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Buddhadharma : Winter 2005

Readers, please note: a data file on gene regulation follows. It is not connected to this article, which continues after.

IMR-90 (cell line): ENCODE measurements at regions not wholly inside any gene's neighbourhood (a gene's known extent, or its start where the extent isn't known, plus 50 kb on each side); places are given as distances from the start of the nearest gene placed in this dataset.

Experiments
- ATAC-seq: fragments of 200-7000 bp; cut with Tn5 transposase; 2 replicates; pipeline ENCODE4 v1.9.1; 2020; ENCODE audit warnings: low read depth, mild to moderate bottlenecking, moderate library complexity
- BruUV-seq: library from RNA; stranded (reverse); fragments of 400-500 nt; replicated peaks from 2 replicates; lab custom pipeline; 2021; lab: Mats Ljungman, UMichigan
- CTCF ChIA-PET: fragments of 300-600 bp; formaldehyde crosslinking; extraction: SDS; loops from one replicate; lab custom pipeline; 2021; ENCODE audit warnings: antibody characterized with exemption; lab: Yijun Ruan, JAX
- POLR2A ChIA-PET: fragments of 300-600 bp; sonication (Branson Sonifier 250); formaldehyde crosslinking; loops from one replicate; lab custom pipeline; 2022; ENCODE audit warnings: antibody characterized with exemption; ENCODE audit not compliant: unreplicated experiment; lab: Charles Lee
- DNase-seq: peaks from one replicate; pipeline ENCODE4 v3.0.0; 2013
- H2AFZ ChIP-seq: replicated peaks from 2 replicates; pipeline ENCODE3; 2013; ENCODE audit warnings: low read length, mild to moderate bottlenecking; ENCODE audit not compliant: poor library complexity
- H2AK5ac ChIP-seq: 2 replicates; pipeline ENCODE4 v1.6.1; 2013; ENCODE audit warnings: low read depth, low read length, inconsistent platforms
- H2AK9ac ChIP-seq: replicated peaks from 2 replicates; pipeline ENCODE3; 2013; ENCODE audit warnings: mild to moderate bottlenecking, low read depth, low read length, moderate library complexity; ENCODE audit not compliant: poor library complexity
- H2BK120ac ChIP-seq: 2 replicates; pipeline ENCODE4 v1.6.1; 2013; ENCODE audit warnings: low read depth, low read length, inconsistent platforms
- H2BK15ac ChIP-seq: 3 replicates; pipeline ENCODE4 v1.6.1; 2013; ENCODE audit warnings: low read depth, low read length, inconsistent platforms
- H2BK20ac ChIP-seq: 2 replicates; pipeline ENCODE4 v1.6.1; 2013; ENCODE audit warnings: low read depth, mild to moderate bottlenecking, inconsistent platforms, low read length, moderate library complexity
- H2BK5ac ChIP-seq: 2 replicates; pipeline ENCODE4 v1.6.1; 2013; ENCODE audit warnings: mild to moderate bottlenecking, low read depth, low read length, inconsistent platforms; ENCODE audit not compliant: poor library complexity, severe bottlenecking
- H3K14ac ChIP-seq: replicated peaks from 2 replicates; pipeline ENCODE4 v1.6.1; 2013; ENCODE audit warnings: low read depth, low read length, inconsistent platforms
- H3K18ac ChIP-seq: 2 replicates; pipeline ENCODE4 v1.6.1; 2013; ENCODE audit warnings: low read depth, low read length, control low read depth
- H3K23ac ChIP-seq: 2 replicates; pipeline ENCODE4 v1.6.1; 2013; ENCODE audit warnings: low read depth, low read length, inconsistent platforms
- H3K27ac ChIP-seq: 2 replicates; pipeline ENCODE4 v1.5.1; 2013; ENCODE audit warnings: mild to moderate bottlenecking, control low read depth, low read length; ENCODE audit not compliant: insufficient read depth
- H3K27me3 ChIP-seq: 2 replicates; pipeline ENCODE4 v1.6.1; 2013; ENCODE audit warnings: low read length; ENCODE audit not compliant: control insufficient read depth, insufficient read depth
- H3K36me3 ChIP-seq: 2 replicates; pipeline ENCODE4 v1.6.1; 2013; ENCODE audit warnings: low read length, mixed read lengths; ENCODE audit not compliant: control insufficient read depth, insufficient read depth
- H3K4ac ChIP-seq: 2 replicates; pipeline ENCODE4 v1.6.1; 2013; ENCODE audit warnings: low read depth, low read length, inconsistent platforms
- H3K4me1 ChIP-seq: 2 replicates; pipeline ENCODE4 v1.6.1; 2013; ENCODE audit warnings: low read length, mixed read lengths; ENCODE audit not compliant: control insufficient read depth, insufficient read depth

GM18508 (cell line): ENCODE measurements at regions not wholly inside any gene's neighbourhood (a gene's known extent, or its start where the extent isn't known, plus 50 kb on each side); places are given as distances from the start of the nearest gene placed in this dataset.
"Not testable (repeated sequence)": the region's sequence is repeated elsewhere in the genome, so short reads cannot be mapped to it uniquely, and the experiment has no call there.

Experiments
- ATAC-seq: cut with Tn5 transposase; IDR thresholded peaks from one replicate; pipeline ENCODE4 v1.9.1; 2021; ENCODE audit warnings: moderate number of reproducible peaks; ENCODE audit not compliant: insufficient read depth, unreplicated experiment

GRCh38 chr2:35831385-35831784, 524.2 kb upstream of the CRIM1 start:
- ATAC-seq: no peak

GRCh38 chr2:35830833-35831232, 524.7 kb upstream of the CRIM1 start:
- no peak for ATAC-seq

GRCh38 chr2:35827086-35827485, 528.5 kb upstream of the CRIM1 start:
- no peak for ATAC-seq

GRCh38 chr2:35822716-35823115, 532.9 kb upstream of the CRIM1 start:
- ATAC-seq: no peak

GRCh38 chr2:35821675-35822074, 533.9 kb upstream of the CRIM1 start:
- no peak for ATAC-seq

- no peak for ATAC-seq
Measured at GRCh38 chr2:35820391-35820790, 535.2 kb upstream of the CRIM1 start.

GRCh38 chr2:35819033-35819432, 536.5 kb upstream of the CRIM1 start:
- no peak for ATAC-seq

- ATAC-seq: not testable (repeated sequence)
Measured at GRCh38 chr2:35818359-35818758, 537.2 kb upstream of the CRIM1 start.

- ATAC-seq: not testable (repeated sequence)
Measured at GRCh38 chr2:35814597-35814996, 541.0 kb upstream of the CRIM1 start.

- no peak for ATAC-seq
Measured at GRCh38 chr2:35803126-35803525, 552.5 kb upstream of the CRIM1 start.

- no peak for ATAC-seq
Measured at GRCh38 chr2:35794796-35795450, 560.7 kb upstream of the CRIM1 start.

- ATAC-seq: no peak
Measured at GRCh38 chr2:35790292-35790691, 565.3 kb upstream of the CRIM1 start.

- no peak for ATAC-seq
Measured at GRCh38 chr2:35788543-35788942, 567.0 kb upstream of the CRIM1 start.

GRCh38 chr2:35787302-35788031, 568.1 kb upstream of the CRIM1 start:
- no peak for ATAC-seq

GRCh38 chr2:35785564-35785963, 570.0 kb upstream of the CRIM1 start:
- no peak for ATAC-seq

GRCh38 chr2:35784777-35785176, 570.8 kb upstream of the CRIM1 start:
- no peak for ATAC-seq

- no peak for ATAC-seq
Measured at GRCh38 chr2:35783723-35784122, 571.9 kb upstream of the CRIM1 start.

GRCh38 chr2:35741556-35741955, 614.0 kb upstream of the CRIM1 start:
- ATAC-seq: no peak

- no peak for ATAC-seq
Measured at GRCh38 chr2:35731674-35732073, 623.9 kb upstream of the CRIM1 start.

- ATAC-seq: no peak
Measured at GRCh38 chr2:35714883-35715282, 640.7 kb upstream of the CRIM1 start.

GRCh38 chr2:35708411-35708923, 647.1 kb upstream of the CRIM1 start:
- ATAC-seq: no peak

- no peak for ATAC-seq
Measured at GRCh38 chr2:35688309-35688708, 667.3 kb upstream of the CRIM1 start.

winter 2005| 6 |buddhadharma letters THANKS for a great issue [Fall 2005]. I was taken, in particular, by the story about Ngaktrin of Argong being told not to let his mind wander when he was a young tulku of eight years. That simple instruction stuck with him his entire life. I received much the same instruc- tion via Jack Kornfield when he first started teaching in the west. This was in 1975, the second summer of the Naropa Institute, and I was part of a practice module living in a fraternity house and studying for five weeks with Jack Kornfield and Joseph Goldstein. Jack recounted the first instruction he received as a forest monk in Southeast Asia. His teacher told him that if he could be aware for two days straight – or maybe it was two weeks – then he would become enlightened. Jack was elated until ten minutes later, as he was making his way to his hut. He realized that he’d already lost his awareness in planning the things he’d be telling his friends once he became enlightened. That story has stuck with me. Judy Bond Baltimore, Md. I HAve BeeN a subscriber to Buddhadharma for nearly a year, and I will not be renewing my subscription. Your magazine claims to be a “prac- tice-oriented journal for Buddhists of all traditions.” Yet despite this claim you rarely have articles that deal with traditions outside the Tibetan, Zen, or Theravada circles. I practice in the tradition of Nichiren Shu and have never seen an article that has included my own way of Buddhist practice. Admittedly, my tradition is small in the United States, but it doesn’t make it any less important or less notable than any other branch of Buddhism. One of the first issues had an informative article on Jodo Shinshu, which was very interesting. Another article discussed the teachings of the Lotus Sutra. After the initial launch of your magazine, however, articles like these were nowhere to be found. There seems to be an undercurrent of choosing articles that are most popular with the convert community, while neglecting traditions, issues, and perspectives within nonconvert sanghas. The most recent profile on the Buddhist Churches of America is a pleasant exception to this. what I find particularly frus- trating is that in the west many Buddhists are isolated from sanghas and must rely on publications like Buddhadharma to provide a sense of connectedness with their commu- nities. But the direction your maga- zine takes excludes traditions like Jodo Shinshu, Nichiren, Chinese Pure Land, Shingon, Tendai, and other less popular branches. This leaves people like myself even more isolated, as our traditions are never discussed and shared with the wider western Buddhist community. Erin Templeton Largo, Fla. I ReAD each issue of Buddhadharma from cover to cover a number of times and share my copy with the other prisoners who attend the Buddhist services at this facility. I think you do a wonderful job of creating a magazine that one can grow and benefit from – regardless of what particular tradition one may have an affinity for. Two of the articles in the Summer 2005 issue – “Forum: Barriers to the Dharma” and the review of the book Black Buddha: A Diversity Perspective, by Choyin Rangdrol – were particularly relevant for members of our group, as the majority are of African-American descent. Steve Harper New Haven, Mich. I THOROUGHLY enjoyed read- ing and meditating on eido Roshi’s words that were published in the Summer 2005 issue. I was also drawn to several articles that focused on the small number of African-American Buddhists in the United States. melvin mcleod, Editor-in-Chief Tynette deveaux, Editor Barry campbell Boyce, Senior Editor molly de shong, Assistant Editor seth levinson, Art Director liza matthews, Assistant Art Director Katie Zdybel, Editorial Assistant Jeff Pardy, Editorial Assistant Board of ediTorial advisors ajahn amaro, Abhayagiri Buddhist Monastery Jeffrey cox, Snow Lion Publications Zoketsu norman fischer, Everyday Zen Foundation, San Francisco Zen Center roshi Bernie glassman, Zen Peacemaker Order Jack Kornfield, Spirit Rock Meditation Center John daido loori, roshi, Zen Mountain Monastery Timothy mcneill, Wisdom Publications larry mermelstein, Nalanda Translation Committee reginald a. ray, Naropa University Barbara rhodes, Kwan Um School of Zen sharon salzberg, Insight Meditation Society robert a.f. Thurman, Columbia University, Tibet House U.S. Peter Turner, Shambhala Publications Taitetsu unno, American Buddhist Study Center michael Wenger, San Francisco Zen Center (Organizations listed for identification purposes only.) Buddhadharma: The Practitioner’s Quarterly is a publication of the Shambhala Sun James m. gimian, Publisher molly de shong, Associate Publisher, Circulation eric l. ross, Associate Publisher, Advertising Jessica von handorf, Production Coordinator debra ross, Development Coordinator adverTising inQuiries steve ritchie, account representative (866) 436-3233 (toll-free) email@example.com Paul laybolt, advertising assistant (877) 786-1950, ext 31 (toll-free) firstname.lastname@example.org ediTorial & cenTral Business office 1660 Hollis St., Suite 603 Halifax, Nova Scotia Canada B3J 1V7 Tel.: (902) 422-8404; Fax: (902) 423-2701 Email: email@example.com u.s . suBscriPTion office 1345 Spruce St., Boulder, CO 80302-4886 suBscriBe at www.thebuddhadharma.com or call toll-free (877) 786-1950 moving? Please notify us six weeks in advance of your address change. We cannot be responsible for issues that the post office does not forward. reTailers: Would you like to carry Buddhadharma ? Call (902) 422-8404, ext. 16. On occasion, we make our subscriber names and addresses available to carefully selected organizations we feel will be of interest to our readers. If you would prefer that your name and mailing address not be used in this way, contact us via one of the following: E-mail: subscriptions@the buddhadharma.com. Mail: PO Box 3377 Champlain, NY 12919-9817 or 1660 Hollis St. #603, Halifax, NS B3J 1V7 Canada. Fax: (902) 423-2701. Toll-free phone: (877) 786-1950. www.thebuddhadharma.com Buddhadharma The PracTiTioner's QuarTerly NATIONAlBUDDHISTARCHIVES